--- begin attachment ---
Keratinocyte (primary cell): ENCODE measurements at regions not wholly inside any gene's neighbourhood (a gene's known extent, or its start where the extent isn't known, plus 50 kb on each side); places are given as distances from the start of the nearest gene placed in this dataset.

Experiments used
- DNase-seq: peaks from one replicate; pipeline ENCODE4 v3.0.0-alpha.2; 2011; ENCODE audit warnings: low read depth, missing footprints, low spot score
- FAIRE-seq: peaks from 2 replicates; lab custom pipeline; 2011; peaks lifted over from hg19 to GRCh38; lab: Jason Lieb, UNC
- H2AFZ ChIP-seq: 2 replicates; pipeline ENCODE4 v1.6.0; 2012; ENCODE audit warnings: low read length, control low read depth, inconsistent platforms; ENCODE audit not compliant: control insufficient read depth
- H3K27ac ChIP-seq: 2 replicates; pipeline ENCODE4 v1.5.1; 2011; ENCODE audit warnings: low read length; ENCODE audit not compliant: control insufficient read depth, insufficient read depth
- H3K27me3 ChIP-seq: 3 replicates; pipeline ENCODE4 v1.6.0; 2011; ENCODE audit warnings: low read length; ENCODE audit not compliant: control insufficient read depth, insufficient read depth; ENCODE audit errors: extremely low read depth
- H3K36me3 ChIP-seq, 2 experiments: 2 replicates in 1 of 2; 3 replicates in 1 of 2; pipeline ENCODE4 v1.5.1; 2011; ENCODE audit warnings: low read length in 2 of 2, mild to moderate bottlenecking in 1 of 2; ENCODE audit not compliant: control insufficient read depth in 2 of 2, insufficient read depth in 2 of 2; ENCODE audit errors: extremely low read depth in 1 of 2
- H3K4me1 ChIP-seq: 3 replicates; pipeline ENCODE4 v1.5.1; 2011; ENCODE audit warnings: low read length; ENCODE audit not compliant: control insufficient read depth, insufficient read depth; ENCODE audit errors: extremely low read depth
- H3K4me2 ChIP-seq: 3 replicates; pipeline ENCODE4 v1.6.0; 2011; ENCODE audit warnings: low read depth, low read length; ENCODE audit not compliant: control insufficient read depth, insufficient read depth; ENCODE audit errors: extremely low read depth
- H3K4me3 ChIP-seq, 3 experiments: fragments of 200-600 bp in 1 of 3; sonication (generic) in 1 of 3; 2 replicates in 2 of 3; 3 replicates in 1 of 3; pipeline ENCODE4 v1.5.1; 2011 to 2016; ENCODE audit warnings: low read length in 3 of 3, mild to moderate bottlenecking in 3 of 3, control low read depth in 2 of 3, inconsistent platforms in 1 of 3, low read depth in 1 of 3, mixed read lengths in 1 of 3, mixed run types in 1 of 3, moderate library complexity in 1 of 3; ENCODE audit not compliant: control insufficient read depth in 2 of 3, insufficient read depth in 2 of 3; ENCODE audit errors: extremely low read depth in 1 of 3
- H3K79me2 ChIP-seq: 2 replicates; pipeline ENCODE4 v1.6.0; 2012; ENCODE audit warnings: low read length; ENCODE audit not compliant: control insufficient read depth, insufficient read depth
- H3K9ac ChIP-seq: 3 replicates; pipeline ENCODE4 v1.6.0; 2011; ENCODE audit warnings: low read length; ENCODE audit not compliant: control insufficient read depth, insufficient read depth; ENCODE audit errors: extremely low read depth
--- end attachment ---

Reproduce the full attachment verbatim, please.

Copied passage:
Keratinocyte (primary cell): ENCODE measurements at regions not wholly inside any gene's neighbourhood (a gene's known extent, or its start where the extent isn't known, plus 50 kb on each side); places are given as distances from the start of the nearest gene placed in this dataset.

Experiments used
- DNase-seq: peaks from one replicate; pipeline ENCODE4 v3.0.0-alpha.2; 2011; ENCODE audit warnings: low read depth, missing footprints, low spot score
- FAIRE-seq: peaks from 2 replicates; lab custom pipeline; 2011; peaks lifted over from hg19 to GRCh38; lab: Jason Lieb, UNC
- H2AFZ ChIP-seq: 2 replicates; pipeline ENCODE4 v1.6.0; 2012; ENCODE audit warnings: low read length, control low read depth, inconsistent platforms; ENCODE audit not compliant: control insufficient read depth
- H3K27ac ChIP-seq: 2 replicates; pipeline ENCODE4 v1.5.1; 2011; ENCODE audit warnings: low read length; ENCODE audit not compliant: control insufficient read depth, insufficient read depth
- H3K27me3 ChIP-seq: 3 replicates; pipeline ENCODE4 v1.6.0; 2011; ENCODE audit warnings: low read length; ENCODE audit not compliant: control insufficient read depth, insufficient read depth; ENCODE audit errors: extremely low read depth
- H3K36me3 ChIP-seq, 2 experiments: 2 replicates in 1 of 2; 3 replicates in 1 of 2; pipeline ENCODE4 v1.5.1; 2011; ENCODE audit warnings: low read length in 2 of 2, mild to moderate bottlenecking in 1 of 2; ENCODE audit not compliant: control insufficient read depth in 2 of 2, insufficient read depth in 2 of 2; ENCODE audit errors: extremely low read depth in 1 of 2
- H3K4me1 ChIP-seq: 3 replicates; pipeline ENCODE4 v1.5.1; 2011; ENCODE audit warnings: low read length; ENCODE audit not compliant: control insufficient read depth, insufficient read depth; ENCODE audit errors: extremely low read depth
- H3K4me2 ChIP-seq: 3 replicates; pipeline ENCODE4 v1.6.0; 2011; ENCODE audit warnings: low read depth, low read length; ENCODE audit not compliant: control insufficient read depth, insufficient read depth; ENCODE audit errors: extremely low read depth
- H3K4me3 ChIP-seq, 3 experiments: fragments of 200-600 bp in 1 of 3; sonication (generic) in 1 of 3; 2 replicates in 2 of 3; 3 replicates in 1 of 3; pipeline ENCODE4 v1.5.1; 2011 to 2016; ENCODE audit warnings: low read length in 3 of 3, mild to moderate bottlenecking in 3 of 3, control low read depth in 2 of 3, inconsistent platforms in 1 of 3, low read depth in 1 of 3, mixed read lengths in 1 of 3, mixed run types in 1 of 3, moderate library complexity in 1 of 3; ENCODE audit not compliant: control insufficient read depth in 2 of 3, insufficient read depth in 2 of 3; ENCODE audit errors: extremely low read depth in 1 of 3
- H3K79me2 ChIP-seq: 2 replicates; pipeline ENCODE4 v1.6.0; 2012; ENCODE audit warnings: low read length; ENCODE audit not compliant: control insufficient read depth, insufficient read depth
- H3K9ac ChIP-seq: 3 replicates; pipeline ENCODE4 v1.6.0; 2011; ENCODE audit warnings: low read length; ENCODE audit not compliant: control insufficient read depth, insufficient read depth; ENCODE audit errors: extremely low read depth